Earlier this year, I noted that the latest pollutant being targeted by environmentalists was microplastics from polymer-based fabrics.

This proved troubling to many climate justice warriors, as activist essentials such as yoga pants was contributing to the flow of small, plastic particulates to the ocean.

Just in time for Christmas and all its sparkling decor comes news that the latest scourge has been identified: Glitter.

Glitter seems like a harmless bit of fun, but its environmental impact has led some scientists to call for it to be banned.

Most glitter is made from plastic, and the small size of its particles makes it a potential ecological hazard, particularly in the oceans.

“I think all glitter should be banned, because it’s microplastic,” said Dr Trisia Farrelly, an environmental anthropologist at Massey University.

It is important to note that Farrelly has her degree in Social Anthropology and not Marine Biology or Hyrdogeology. However, the elite media probably doesn’t look too deeply into credentials when shopping for an environmental expert.

The source the the concern is that sea life views the microplastics as food. Here is the data that the researcher cited in the panic piece used:

A 2014 study in the open-access journal PLOS ONE estimated that there are about 5.25 trillion pieces of plastic weighing a total of 268,940 tons (243,978 metric tons) floating in the world’s seas. Microplastics made up 92.4 percent of the total count.

I would like to put that 286,940 tons in perspective. Have you ever wondered how much water is in the oceans? Here are the statistics:


One cubic kilometer of water is the equivalent to 264 billion gallons. The weight of one gallon of water is 8.34 pounds. Therefore, one cubic kilometer is 1,118,900,000 tons. But let’s make the continuing math simple, by saying it is 1 million tons.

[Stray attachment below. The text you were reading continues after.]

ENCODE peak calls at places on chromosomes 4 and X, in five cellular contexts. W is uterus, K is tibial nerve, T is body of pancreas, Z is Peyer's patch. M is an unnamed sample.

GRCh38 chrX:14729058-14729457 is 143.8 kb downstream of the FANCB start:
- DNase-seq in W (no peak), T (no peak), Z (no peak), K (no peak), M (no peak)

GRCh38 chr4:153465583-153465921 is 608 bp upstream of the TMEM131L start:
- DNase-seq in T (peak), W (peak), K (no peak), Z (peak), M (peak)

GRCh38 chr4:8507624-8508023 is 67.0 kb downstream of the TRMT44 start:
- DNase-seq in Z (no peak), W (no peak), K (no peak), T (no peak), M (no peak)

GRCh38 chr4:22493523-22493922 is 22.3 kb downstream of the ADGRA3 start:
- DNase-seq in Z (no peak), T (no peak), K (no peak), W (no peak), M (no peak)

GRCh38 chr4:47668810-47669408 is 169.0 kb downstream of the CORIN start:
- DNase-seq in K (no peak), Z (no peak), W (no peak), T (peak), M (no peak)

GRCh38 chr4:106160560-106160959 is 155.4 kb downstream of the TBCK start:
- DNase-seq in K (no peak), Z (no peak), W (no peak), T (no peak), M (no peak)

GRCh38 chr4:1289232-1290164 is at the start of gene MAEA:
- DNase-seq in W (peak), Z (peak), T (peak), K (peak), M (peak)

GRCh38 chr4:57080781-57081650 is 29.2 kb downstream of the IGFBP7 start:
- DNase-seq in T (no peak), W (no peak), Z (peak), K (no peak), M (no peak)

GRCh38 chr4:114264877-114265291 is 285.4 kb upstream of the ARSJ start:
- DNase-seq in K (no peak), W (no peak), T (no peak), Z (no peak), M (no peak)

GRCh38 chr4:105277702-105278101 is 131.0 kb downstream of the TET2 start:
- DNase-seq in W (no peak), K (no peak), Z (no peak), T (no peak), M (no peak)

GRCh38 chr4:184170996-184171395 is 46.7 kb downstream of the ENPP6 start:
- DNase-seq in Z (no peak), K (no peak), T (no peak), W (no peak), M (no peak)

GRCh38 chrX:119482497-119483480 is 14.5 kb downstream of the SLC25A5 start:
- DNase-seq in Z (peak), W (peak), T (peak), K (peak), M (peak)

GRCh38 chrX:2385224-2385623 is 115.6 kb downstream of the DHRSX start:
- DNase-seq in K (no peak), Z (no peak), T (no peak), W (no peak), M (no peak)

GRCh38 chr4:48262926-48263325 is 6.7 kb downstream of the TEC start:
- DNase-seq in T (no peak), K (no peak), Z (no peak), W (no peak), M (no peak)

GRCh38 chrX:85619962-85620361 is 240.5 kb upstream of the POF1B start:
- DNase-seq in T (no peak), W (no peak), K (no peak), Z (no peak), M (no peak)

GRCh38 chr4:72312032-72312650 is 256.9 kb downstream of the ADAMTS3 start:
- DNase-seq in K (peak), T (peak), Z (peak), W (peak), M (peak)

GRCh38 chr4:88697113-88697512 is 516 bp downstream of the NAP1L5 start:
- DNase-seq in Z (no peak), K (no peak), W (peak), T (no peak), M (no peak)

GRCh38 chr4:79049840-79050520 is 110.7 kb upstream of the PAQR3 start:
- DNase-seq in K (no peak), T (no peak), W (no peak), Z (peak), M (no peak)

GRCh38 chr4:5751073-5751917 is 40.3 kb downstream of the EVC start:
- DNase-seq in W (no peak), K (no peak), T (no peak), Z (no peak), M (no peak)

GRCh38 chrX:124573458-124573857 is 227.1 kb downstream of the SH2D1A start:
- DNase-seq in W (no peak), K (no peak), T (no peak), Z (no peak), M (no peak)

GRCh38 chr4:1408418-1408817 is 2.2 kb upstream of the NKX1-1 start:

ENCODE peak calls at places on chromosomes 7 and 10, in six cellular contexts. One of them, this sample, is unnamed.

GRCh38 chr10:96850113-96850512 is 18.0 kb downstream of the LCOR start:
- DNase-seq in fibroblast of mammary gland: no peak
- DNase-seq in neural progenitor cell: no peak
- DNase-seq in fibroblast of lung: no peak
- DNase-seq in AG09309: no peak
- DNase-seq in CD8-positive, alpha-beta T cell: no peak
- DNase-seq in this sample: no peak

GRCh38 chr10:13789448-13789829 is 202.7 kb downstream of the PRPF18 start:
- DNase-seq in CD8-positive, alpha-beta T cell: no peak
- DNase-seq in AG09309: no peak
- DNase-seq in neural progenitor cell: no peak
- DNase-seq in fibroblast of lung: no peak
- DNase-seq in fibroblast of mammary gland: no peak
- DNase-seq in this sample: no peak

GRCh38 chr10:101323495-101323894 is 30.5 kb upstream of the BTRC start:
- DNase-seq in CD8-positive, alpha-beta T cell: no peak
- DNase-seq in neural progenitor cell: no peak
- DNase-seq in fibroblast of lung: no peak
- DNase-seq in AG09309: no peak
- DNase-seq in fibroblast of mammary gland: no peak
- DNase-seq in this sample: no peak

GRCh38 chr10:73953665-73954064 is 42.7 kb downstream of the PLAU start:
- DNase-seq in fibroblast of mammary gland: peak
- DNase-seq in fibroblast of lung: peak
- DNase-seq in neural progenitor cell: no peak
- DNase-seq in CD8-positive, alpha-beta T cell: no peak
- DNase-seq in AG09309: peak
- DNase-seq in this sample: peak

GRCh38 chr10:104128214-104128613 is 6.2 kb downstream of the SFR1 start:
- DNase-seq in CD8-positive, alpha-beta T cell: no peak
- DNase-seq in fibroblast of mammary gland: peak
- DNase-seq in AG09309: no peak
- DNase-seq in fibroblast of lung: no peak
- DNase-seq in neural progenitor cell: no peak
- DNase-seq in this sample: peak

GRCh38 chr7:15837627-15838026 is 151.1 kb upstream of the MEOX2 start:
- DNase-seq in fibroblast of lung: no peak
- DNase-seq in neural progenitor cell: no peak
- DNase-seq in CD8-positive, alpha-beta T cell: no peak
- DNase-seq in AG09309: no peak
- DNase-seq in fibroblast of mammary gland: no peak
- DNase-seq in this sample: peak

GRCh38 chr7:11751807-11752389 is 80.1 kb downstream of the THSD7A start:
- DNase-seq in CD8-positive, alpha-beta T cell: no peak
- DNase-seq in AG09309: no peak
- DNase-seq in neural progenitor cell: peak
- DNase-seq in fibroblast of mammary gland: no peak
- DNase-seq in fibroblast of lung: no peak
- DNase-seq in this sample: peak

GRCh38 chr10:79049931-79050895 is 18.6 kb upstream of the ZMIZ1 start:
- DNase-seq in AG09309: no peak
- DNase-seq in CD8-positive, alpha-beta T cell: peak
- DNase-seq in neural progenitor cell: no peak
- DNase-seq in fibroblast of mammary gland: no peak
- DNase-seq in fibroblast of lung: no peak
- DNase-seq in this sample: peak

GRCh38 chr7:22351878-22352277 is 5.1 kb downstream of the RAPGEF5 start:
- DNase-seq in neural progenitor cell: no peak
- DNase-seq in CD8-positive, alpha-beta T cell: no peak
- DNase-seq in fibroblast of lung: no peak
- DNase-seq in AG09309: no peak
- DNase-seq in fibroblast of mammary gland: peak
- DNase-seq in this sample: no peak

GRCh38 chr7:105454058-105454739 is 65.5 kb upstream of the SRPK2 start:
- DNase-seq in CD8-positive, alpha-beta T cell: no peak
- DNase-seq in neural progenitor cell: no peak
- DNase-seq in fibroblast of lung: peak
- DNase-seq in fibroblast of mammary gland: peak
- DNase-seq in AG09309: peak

Multiplying the total amount in cubic kilometers in the oceans by 1 million, there is 1,338,000,000,000,000 tons of water. Further calculation reveals that the 268,940 tons of glitter comprises 2 X 10(-8) percent of the total contents of the Earth’s oceans. Therefore I suspect that the hazard to the microbes, fish, and whales is not as vast as the study presents.

Furthermore, it appears that microplastics are safe in drinking water!

Samples taken from more than a dozen countries found a 500 ml glass of tap water contained on average four tiny plastic fibres.

Analysis by environmental investigators Orb Media and the University of Minnesota School of Public Health showed 72% of samples taken in the UK were contaminated.

..Professor Richard Thompson of Plymouth University, who was one of the first scientists to identify microplastics in the environment, said important questions remained over the drinking water research.

He said: “There is no evidence that any pieces described as plastic were formally identified, that there was any forensic analysis.

“That’s quite an involved laboratory procedure to confirm the type of plastic. That data appears to be missing.”

He added even if the fibres were plastic, contamination levels were low and the water was safe to drink.

I believe the attack on glitter is a ham-handed seasonal attempt to gin-up more public panic over the lasted environmental scourge to push for more research money…and more government regulations. In fact, the UK planning to impose glitter bans in some cosmetics already.

It is also a great marketing opportunity for some companies to virtue signal and offer a high-priced, organic alternative:

You can still shine bright; you just need to choose your glitter products wisely. Look out for the word “biodegradable” on your shimmer dust packaging, and avoid glitter products with polyethylene terephthalate (PET), polyethylene (PE) or polypropylene (PP) in them. A lot of mermaid-y products say they’re glittery, but that sheen could be the product of plastic-free mica powder.

So, enjoy your glitter this holiday season. Ultimately, I don’t think the climate activists are going to take the sparkle completely out of the season.

The 2016 sales of yoga pants were $2 billion for one firm, and sales are projected to go to $4 billion in 2020. I suspect that there will still be glitter, too…despite the climate justice scrooges.